Smart cards – cards that have embedded integrated circuits to process information – offer various features that deliver privacy in access-control systems. As with security features of a smart card chip, devices that have contactless smart cards make use of RF technology and can also support similar security capabilities by conforming to security standards such as ISO/IEC 7816 and ISO/IEC 14443. They also have the capability to implement various cryptographic protocols such as RSA, ECC, AES and 3DES.
A smart card chip has a secure microcontroller and holds an internal memory with unique security attributes which RFID tags also lack, such as, ability to carry out complex functions like mutual authentication and encryption; and store, manage and provide data access on the card. Smart card technology supports security capabilities such as confidentiality, integrity and reliability of information systems.
Here is a brief overview of some security aspects of smart cards.
A smart card only provides access upon authentication of the individual’s identity. It validates a user, device or application that wishes to use the card’s data. For instance, it ensures that a banking application is given access rights before it can access card functions or financial data.
Secure Storage of Data
Smart cards also allow secure storage of data so that it can only be accessed by any entity with access rights through the smart card operating system. This feature can help enhance a system’s privacy by storing a user’s personal information on the card instead of a central database. Hence, a user gets better control and knowledge of when and by whom their personal data is accessed.
One of the key security features of smart cards is encryption. With capabilities such as secure key storage, key generation, digital signing and hashing, they can protect a user’s privacy from all aspects. For instance, smart cards can create digital signatures for email messages, hence enabling users to validate the email’s authenticity. It also prevents anyone to tamper with the message and assures the recipient about the message origin. Also, the indication that the email message was originated from a smart card makes it more credible.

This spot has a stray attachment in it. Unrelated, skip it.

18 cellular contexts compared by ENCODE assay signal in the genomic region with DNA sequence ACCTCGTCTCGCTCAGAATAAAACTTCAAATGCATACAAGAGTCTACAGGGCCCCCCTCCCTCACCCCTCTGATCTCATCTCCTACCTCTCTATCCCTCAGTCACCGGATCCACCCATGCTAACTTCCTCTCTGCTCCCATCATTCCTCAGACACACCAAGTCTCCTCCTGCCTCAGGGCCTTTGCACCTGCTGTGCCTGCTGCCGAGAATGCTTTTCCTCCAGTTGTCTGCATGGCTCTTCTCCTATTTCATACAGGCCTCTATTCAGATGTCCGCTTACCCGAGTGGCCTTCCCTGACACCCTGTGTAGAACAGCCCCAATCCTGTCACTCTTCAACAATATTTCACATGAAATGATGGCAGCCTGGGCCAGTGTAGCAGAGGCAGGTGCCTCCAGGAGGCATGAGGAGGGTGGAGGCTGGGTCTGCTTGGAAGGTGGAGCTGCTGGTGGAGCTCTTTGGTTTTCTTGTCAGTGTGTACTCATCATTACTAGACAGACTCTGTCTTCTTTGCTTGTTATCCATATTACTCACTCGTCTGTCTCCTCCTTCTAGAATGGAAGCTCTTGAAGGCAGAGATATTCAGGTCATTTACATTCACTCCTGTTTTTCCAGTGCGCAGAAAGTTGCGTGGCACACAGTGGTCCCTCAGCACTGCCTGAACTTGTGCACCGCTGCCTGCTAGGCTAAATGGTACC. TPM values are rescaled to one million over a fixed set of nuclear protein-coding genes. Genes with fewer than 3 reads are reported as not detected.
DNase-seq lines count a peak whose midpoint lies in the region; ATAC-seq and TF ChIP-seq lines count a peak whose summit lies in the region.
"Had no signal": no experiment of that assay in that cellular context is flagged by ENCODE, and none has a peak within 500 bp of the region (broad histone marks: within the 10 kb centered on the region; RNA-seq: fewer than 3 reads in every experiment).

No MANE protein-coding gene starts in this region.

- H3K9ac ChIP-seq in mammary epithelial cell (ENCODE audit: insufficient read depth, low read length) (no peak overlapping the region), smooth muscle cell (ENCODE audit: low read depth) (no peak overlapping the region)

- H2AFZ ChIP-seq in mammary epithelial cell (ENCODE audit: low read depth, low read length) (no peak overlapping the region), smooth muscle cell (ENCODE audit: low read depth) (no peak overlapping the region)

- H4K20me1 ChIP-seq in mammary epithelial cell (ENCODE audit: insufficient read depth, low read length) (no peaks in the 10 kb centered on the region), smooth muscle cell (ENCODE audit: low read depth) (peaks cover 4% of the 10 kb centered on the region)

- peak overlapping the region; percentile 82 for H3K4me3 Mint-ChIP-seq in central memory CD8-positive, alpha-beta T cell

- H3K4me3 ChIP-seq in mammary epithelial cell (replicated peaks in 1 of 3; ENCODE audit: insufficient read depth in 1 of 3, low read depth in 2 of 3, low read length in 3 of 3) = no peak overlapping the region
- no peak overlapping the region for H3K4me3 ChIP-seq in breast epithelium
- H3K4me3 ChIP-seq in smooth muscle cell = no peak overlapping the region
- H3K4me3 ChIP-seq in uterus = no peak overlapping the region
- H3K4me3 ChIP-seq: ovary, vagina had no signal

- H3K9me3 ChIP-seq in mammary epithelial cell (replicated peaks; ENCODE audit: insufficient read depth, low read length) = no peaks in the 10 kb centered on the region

Applications that need complete data privacy can take advantage of contactless smart cards technology for information stored on cards. This is done by encrypting the data and communication between the smart card device and reader to stop eavesdropping. Digital signatures and hashing authenticate the card’s credibility and credentials. Similarly, random number generators that are strong cryptographically can prevent replay attacks by enabling dynamic cryptographic keys.
It’s very hard to duplicate smart card technology due to its built-in resistance to tampering. Smart card chips have software and hardware capability to detect and respond to a tampering attempt and to counter potential attacks. For instance, a smart card chip has extra layers of metal, sensors for detecting UV light and thermal attacks, and added hardware and software circuitry to prevent differential power analysis.
Just like security protocols in other networks, smart cards can securely send and receive data in a private, secure manner between the card and the receiver.
A smart card can also help in securing systems that use biometrics. With a smart card, you can store biometric templates and use them to carry out biometric matching. The templates can be stored in the smart card chip and used later for verification. Especially for systems that require human identification with a highest degree of privacy and security, smart card and biometric technology can be integrated to create an authentication mechanism, such as two-factor or multi-factor authentication.
For example, if you store fingerprints in a smart card system instead of a central database, it increases privacy in a single sign-on system which uses fingerprint authentication for single sign-on.
A smart card also serves as a personal portable device that belongs to a unique cardholder. Each card is personalized with the cardholder’s name on it. Though it’s an obvious feature, it can provide leverage to the cardholder. For example, a patient’s Personal Health Information (PHI) can be stored on their smartcard instead of the database to protect their privacy and maintain accuracy.
Smart card technology also allows a system to protect personal privacy of individuals. Contrary to other technologies, a smart-card based device can put a private firewall for the cardholder and only release the information necessary for the reader for that particular time frame.
With all the security advantages the smart cards have to offer, it should also be kept in mind that these features need to be integrated into an application at system level by the organizations issuing the card or device. Hence, issuing organizations must have proper mechanism and policies in place to cater to the security requirements of the application under deployment and implement the relevant technology to support the features. This ability of smart cards to support a large number of security features has provided flexibility to the organizations in implementing the required level of security which is in line with the potential risk in the application.